SpaceX debuts 'Optimus Prime' Robot, successfully recovers Falcon 9 1029 for the second time

Discussion in 'SpaceX' started by Eric Ralph, Jun 29, 2017.

  1. Eric Ralph

    Eric Ralph Member

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    #1 Eric Ralph, Jun 29, 2017
    Last edited by a moderator: Jun 29, 2017
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    Of Course I Still Love You, SpaceX’s East coast drone ship, docked in Port Canaveral earlier this morning with its Falcon 9 cargo in tow. It became apparent once it was within line of sight that this recovery marked the first use of SpaceX’s robotic stage securer, amicably deemed ‘Optimus Prime’ or ‘Roomba’ by fans following along.

    Following its successful reuse during the launch of BulgariaSat-1, Falcon 9 1029 landed hard aboard OCISLY in what was likely an experimental test of the recovery envelope. As demonstrated in striking photos from numerous journalists and fans documenting the port arrival, the stage has a pronounced lean due to the aluminum honeycomb ‘crush-core’ being compressed in the first stage’s legs as they are designed to do.

    Photos of the robot mated with 1029 confirm that it was designed to grab onto the hold-down clamps located on the outside of the Falcon 9’s octaweb structure. It’s difficult to tell from the photos available, but it is also likely that the stage is secured simply by the weight of the robot, which is expected to weigh at least as much as an empty first stage.

    [​IMG]Note the very end of the telescoping part of the legs. Comparing the left (photo on the right) and right legs illustrates the crushed “crush-core” and also is the source of the lean. (Kevin Frack/SpaceX Group)[​IMG]Optimus Prime is below the stage with one arm visibly attached to a hold-down clamps between the legs. (Kevin Frack/SpaceX Group)[​IMG]Core 1029 back in Florida for the second time. (Marek Cyzio/NASASpaceflight)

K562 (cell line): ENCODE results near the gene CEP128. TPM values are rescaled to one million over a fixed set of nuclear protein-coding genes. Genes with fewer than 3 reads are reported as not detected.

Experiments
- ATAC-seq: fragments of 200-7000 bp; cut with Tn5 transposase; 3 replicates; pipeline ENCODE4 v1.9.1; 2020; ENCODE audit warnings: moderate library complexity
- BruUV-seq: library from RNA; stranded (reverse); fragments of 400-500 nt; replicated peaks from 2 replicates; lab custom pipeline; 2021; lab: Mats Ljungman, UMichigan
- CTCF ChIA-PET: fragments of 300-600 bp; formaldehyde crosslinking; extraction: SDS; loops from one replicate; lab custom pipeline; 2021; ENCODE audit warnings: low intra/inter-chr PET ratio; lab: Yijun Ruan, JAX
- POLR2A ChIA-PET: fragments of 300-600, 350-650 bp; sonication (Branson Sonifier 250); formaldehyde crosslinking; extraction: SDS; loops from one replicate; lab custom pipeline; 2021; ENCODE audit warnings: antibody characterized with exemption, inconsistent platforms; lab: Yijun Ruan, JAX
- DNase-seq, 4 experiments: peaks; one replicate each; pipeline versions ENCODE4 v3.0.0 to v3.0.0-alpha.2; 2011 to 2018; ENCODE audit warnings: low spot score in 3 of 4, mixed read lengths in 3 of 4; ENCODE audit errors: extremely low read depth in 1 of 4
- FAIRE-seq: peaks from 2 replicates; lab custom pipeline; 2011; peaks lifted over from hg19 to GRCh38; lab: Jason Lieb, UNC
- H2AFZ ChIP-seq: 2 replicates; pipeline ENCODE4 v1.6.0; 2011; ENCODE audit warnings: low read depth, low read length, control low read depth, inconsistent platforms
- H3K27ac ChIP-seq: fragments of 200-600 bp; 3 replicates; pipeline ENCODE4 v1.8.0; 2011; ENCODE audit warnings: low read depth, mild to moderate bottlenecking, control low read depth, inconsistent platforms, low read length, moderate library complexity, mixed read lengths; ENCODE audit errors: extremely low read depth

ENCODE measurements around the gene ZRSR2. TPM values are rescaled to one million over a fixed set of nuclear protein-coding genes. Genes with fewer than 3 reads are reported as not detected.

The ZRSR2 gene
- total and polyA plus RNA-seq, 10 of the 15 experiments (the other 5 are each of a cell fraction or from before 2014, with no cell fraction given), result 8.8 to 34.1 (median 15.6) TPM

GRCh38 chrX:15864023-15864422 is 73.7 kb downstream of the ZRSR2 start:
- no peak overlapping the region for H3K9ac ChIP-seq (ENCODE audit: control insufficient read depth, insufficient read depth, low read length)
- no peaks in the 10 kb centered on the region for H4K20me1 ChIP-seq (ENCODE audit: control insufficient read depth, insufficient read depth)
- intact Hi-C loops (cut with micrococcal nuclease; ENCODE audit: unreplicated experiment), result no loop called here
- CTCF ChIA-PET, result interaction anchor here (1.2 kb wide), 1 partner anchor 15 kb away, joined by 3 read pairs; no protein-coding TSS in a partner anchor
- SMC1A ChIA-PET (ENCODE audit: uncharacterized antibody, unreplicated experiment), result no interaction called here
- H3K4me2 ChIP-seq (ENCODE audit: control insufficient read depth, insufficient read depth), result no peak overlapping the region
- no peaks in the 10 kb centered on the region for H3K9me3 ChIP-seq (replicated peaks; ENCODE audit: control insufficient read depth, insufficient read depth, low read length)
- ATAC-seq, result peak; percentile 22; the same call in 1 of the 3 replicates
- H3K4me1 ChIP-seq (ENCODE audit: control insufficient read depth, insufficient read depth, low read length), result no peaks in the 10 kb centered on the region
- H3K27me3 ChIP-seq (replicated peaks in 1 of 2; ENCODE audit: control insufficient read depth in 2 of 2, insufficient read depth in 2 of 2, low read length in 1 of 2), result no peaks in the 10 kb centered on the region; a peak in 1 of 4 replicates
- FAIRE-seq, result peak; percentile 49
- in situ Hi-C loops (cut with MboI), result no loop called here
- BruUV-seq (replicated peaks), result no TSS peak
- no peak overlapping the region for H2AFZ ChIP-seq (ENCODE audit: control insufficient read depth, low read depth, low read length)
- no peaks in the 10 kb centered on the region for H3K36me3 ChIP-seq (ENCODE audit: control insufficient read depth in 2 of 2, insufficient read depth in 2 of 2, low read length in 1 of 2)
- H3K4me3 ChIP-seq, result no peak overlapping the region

Core 1029 appears to be very thoroughly toasted after its high-energy recovery, and this exceptionally evident in the grid fins, which experience intense heating during reentry. When compared to the titanium grid fins that debuted on the launch of Iridium-2 just over 48 hours after BulgariaSat-1, it is obvious just how significantly more robust the new titanium fins are.

    [​IMG]1029’s aluminum grid fins likely experienced the most heating yet, and you can certainly tell. (SpaceX)[​IMG]1029’s extra toasty grid fins and interstage scorch marks. (Marek Cyzio/NASASpaceflight)[​IMG]The titanium grid fins, however, barely look phased by the reentry heating. (SpaceX)

    Following the thrilling back-to-back recoveries of Falcon 9 first stages both yesterday and today, SpaceX is also expected to conduct a static fire at LC-39A later today. This will ready the company for their third mission in nine days, carrying Intelsat’s 35e satellite to a geostationary transfer orbit as soon as Sunday evening. In the mean time, there is reason to believe that some amazing landing footage and photos might come out of these two first stages in the coming hours or days.

    Lastly, a special thanks to all the amateur photographers and SpaceX fans who made the photos in this article possible. You continue to be an invaluable resource for us fans who can’t be there in person as well.

    Article: SpaceX debuts 'Optimus Prime' Robot, successfully recovers Falcon 9 1029 for the second time
     
  2. Taylor S Marks

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    Thank goodness meteors aren't made of titanium...
     
  3. fasteddie2020

    fasteddie2020 New Member

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    Great report. Love this stuff.
    I wonder if Optimus Prime also used its large area to pull a partial vacuum to really assure that fowl weather will not cause the booster to tumble(?) I suppose SpaceX will tell us one of these days.
     
  4. Zach

    Zach New Member

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    Awesome article Eric! I really like your detailed reporting.

    I run a Facebook group about Elon and someone asked me if the crush core is inside the piston? As you stated in the article, it's in the leg, but does this make sense to you at all?
     
  5. Eric Ralph

    Eric Ralph Member

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    Much appreciated :) As for the question, it does make sense. Given some size comparisons of crushed legs and non crushed legs, the core is almost certainly in the end of telescoping piece, at the tip of the legs.
     
  6. Zach

    Zach New Member

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    Thanks for your reply Eric. Much appreciated!
     

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